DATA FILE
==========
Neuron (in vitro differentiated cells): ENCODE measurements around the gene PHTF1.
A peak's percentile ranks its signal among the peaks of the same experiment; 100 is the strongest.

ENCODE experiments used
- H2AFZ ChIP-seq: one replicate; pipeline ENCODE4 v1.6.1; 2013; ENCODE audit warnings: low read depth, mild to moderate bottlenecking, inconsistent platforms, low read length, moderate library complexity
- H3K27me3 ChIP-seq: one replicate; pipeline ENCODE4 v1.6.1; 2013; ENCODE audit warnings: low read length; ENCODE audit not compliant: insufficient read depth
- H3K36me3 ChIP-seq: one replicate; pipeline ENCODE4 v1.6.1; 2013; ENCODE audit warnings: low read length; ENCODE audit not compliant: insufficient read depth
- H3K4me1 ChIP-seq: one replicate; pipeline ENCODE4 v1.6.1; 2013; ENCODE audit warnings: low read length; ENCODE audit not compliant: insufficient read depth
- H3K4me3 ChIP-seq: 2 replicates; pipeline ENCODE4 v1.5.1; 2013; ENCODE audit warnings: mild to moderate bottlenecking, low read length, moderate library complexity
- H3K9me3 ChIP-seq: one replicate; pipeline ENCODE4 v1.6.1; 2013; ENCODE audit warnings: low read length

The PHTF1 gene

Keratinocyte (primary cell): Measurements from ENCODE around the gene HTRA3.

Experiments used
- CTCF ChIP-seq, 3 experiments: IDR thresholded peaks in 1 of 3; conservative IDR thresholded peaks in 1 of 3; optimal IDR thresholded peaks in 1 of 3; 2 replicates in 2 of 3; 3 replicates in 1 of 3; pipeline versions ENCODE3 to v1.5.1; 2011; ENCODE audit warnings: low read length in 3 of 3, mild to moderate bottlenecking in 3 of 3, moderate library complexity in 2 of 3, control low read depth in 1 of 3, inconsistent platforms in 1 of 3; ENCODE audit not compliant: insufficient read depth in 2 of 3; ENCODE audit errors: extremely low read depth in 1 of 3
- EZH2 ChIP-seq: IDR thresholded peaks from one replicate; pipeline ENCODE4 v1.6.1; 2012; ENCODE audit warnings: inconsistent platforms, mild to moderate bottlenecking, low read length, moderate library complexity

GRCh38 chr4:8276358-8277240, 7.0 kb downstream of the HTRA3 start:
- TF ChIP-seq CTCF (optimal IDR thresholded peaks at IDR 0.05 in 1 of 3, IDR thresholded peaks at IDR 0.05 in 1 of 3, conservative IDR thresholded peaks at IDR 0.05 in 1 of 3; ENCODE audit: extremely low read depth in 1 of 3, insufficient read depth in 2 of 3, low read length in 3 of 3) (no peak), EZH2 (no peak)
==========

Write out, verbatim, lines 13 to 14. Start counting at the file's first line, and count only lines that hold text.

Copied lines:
- CTCF ChIP-seq, 3 experiments: IDR thresholded peaks in 1 of 3; conservative IDR thresholded peaks in 1 of 3; optimal IDR thresholded peaks in 1 of 3; 2 replicates in 2 of 3; 3 replicates in 1 of 3; pipeline versions ENCODE3 to v1.5.1; 2011; ENCODE audit warnings: low read length in 3 of 3, mild to moderate bottlenecking in 3 of 3, moderate library complexity in 2 of 3, control low read depth in 1 of 3, inconsistent platforms in 1 of 3; ENCODE audit not compliant: insufficient read depth in 2 of 3; ENCODE audit errors: extremely low read depth in 1 of 3
- EZH2 ChIP-seq: IDR thresholded peaks from one replicate; pipeline ENCODE4 v1.6.1; 2012; ENCODE audit warnings: inconsistent platforms, mild to moderate bottlenecking, low read length, moderate library complexity